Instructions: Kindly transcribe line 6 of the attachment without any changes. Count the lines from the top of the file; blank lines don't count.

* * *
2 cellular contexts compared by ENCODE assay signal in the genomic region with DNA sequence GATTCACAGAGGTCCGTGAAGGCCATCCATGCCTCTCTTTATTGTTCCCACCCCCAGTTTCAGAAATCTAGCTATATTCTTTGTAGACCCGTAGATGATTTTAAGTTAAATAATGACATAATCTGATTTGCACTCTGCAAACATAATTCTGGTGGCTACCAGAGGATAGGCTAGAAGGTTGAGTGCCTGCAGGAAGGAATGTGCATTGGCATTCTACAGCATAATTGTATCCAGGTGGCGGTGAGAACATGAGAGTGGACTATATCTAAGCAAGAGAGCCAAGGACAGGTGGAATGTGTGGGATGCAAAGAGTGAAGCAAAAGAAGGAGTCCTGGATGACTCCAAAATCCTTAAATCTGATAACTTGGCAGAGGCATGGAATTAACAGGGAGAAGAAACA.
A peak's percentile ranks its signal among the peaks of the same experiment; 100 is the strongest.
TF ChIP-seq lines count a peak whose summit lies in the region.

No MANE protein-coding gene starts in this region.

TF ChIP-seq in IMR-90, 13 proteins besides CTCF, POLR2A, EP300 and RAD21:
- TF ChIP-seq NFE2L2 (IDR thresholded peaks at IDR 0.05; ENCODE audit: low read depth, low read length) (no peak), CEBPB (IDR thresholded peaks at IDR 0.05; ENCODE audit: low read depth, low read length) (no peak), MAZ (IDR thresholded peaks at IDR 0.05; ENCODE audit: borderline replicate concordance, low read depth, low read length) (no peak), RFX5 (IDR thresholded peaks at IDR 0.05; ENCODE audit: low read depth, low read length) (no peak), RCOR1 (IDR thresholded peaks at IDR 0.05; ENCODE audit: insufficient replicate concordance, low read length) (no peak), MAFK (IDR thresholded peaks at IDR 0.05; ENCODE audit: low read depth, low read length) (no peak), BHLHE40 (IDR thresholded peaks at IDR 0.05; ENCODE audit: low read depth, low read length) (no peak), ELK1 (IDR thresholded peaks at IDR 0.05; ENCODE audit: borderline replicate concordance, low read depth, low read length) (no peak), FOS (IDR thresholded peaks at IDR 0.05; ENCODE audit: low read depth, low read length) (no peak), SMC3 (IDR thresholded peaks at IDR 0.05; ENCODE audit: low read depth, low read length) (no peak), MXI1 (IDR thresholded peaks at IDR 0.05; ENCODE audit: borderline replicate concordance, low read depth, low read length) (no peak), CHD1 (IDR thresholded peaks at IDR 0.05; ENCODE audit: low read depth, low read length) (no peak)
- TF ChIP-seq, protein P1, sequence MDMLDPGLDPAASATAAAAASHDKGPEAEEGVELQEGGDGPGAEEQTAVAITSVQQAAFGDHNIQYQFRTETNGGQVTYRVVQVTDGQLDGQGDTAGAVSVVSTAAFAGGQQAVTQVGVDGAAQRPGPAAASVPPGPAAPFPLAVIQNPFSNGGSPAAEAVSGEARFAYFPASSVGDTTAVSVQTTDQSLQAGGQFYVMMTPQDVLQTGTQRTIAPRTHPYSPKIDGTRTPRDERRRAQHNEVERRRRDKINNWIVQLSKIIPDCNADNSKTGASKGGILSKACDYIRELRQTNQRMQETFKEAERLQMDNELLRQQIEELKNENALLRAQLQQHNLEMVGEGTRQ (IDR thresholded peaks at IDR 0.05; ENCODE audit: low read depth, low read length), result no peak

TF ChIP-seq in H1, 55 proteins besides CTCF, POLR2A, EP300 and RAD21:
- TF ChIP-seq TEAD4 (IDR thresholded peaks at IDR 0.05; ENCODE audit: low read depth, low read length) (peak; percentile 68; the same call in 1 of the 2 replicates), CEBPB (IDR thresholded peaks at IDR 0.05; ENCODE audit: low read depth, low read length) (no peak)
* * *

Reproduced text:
- TF ChIP-seq NFE2L2 (IDR thresholded peaks at IDR 0.05; ENCODE audit: low read depth, low read length) (no peak), CEBPB (IDR thresholded peaks at IDR 0.05; ENCODE audit: low read depth, low read length) (no peak), MAZ (IDR thresholded peaks at IDR 0.05; ENCODE audit: borderline replicate concordance, low read depth, low read length) (no peak), RFX5 (IDR thresholded peaks at IDR 0.05; ENCODE audit: low read depth, low read length) (no peak), RCOR1 (IDR thresholded peaks at IDR 0.05; ENCODE audit: insufficient replicate concordance, low read length) (no peak), MAFK (IDR thresholded peaks at IDR 0.05; ENCODE audit: low read depth, low read length) (no peak), BHLHE40 (IDR thresholded peaks at IDR 0.05; ENCODE audit: low read depth, low read length) (no peak), ELK1 (IDR thresholded peaks at IDR 0.05; ENCODE audit: borderline replicate concordance, low read depth, low read length) (no peak), FOS (IDR thresholded peaks at IDR 0.05; ENCODE audit: low read depth, low read length) (no peak), SMC3 (IDR thresholded peaks at IDR 0.05; ENCODE audit: low read depth, low read length) (no peak), MXI1 (IDR thresholded peaks at IDR 0.05; ENCODE audit: borderline replicate concordance, low read depth, low read length) (no peak), CHD1 (IDR thresholded peaks at IDR 0.05; ENCODE audit: low read depth, low read length) (no peak)